Mosquito control involves reducing the number of mosquitoes in an area through either mechanical or chemical methods. Although we should all work to reduce the number of mosquitoes in our area, the responsibility of mosquito control ultimately lies with the property owner (city, county, or private ownership). As a result, mosquito control measures are determined by the landowner.
If you believe that a stormwater pond is a source of mosquitoes, look for a sign posted near the pond or call your local public utilities office to determine who is responsible. If you are not sure who owns the stormwater pond, call your city or county government for more information.
Each city has its own plan for dealing with mosquito problems and stagnant water. Please contact your city’s Public Utilities department, found in the government section of your phone book, if you have a problem or question relating to mosquito control policies.
If there is a potential mosquito problem on private property, you may file a complaint with Public Health's Environmental Health Division by calling 206-263-9566. Public Health does not have any regulatory authority to require property owners to remove mosquito habitat except if the habitat is in violation of solid waste law. We can send educational materials that provide guidance on reducing habitat. If the habitat is on public property, we will inform and advise the appropriate property owner. For additional guidance refer to mosquito control on private property (PDF).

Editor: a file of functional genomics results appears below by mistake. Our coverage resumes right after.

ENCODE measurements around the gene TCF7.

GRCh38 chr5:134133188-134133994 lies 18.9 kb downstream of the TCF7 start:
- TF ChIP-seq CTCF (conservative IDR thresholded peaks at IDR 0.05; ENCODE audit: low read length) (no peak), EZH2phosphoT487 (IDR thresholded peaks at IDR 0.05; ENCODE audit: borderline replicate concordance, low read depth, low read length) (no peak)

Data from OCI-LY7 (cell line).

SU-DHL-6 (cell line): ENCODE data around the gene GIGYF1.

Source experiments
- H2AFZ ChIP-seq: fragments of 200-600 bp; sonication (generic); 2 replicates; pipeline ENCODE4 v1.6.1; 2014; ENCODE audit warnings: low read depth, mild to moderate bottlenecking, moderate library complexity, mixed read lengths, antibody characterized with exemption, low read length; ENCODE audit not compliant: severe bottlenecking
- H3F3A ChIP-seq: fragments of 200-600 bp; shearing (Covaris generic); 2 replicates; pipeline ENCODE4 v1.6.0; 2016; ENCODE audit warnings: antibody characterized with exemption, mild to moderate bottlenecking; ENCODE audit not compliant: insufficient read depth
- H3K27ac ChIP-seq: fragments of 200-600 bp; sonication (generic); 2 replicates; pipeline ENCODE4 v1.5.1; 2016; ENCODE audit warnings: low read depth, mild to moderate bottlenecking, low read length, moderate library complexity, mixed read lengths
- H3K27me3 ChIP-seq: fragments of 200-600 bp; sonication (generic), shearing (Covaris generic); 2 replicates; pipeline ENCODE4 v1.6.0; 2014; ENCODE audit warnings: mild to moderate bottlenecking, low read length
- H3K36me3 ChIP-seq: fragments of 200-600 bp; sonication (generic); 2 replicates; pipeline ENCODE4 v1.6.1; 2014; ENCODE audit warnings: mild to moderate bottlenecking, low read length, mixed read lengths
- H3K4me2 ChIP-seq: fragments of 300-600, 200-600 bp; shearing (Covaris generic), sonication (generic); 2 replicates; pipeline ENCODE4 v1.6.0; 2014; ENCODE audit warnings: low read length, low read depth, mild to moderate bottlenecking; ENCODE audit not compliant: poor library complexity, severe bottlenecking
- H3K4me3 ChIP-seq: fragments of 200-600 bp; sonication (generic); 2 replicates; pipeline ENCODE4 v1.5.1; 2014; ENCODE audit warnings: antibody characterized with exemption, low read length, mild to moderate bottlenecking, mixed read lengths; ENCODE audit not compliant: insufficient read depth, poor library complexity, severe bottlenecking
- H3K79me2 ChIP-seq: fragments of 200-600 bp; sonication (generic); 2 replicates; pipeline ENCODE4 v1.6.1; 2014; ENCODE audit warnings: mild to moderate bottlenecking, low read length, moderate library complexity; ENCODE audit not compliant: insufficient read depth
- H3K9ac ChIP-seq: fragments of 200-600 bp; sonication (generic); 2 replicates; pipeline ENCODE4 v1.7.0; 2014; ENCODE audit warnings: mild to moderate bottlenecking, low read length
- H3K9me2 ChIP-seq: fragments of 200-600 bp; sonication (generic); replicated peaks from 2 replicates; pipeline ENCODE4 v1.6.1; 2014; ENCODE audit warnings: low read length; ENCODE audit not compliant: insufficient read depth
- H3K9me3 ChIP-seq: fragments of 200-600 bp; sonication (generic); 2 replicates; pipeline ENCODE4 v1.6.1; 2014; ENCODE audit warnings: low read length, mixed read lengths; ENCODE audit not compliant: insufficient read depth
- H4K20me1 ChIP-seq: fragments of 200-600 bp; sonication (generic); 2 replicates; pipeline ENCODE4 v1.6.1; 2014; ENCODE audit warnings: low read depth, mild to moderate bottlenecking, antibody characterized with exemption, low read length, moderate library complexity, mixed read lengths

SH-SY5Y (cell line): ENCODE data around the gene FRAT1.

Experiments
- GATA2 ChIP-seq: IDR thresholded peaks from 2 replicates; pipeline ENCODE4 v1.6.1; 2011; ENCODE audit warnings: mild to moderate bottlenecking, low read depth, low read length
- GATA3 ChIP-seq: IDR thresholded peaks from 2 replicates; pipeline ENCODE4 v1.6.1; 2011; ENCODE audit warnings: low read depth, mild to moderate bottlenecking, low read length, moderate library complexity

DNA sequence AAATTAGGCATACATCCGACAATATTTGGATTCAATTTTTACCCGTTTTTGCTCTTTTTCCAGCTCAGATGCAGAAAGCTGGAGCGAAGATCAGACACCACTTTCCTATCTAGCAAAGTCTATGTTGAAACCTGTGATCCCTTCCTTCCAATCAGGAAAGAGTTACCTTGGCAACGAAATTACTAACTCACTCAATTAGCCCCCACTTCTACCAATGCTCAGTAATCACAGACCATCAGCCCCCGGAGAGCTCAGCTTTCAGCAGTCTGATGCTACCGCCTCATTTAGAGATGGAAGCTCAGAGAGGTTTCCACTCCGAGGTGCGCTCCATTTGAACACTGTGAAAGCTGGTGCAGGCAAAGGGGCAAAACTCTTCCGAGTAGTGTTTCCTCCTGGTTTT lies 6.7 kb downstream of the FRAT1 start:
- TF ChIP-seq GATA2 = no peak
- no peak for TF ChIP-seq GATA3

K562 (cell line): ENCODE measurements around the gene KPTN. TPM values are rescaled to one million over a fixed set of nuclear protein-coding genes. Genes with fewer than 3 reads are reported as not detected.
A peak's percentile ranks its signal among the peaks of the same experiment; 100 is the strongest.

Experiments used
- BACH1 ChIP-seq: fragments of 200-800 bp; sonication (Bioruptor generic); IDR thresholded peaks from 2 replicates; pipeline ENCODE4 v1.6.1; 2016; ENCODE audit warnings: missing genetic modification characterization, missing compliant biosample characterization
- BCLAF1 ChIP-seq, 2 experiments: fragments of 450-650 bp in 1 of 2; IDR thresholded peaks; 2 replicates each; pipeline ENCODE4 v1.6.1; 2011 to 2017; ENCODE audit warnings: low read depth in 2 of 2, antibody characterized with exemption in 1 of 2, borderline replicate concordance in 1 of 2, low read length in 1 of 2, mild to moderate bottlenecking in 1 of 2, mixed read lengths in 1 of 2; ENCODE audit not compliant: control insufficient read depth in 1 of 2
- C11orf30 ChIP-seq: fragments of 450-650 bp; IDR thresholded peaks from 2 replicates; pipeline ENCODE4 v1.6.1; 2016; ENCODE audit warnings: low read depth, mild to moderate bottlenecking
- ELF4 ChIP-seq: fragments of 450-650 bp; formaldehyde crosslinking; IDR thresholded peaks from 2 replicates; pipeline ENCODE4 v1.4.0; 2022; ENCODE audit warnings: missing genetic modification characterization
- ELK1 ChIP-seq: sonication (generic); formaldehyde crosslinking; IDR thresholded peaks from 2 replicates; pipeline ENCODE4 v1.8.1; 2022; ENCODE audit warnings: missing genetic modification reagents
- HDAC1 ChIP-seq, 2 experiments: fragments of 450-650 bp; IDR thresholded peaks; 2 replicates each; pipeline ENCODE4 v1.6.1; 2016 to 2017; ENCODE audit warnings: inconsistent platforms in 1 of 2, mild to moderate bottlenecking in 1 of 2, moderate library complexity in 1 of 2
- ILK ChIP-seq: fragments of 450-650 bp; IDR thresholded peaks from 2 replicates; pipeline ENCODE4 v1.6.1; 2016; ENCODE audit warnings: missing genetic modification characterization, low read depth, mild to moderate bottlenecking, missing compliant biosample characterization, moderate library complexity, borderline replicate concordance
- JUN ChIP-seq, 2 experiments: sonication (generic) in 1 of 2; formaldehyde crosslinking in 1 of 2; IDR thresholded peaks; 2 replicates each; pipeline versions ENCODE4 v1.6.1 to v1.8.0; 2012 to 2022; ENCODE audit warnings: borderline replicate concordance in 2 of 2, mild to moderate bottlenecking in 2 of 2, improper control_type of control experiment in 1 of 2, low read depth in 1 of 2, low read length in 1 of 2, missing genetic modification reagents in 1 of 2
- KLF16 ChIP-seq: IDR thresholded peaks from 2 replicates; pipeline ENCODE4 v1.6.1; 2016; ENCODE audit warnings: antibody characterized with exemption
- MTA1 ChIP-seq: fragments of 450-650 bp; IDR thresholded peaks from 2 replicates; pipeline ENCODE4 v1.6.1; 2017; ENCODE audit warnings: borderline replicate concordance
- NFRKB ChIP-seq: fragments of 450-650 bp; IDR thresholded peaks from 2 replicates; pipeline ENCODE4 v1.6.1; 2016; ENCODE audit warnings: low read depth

Permitted swimming pools on private property:
If you have a concern about a public swimming pool or wading pool or a swimming pool at an apartment or condominium complex contact Environmental Health’s Food and Facilities Program at 206-263-9566.
All information is general in nature and is not intended to be used as a substitute for appropriate professional advice. For more information, please call 206-296-4600 (voice) or TTY Relay: 711 or toll-free, 800-325-6165. Mailing address: 401 5th Ave., Suite 1300, Seattle, WA 98104 or click here to email us. Because of confidentiality concerns, questions regarding client health issues cannot be responded to by e-mail. Please read the Notice of Privacy Practices. For more information, contact the Public Health Privacy Office at 206-263-8255.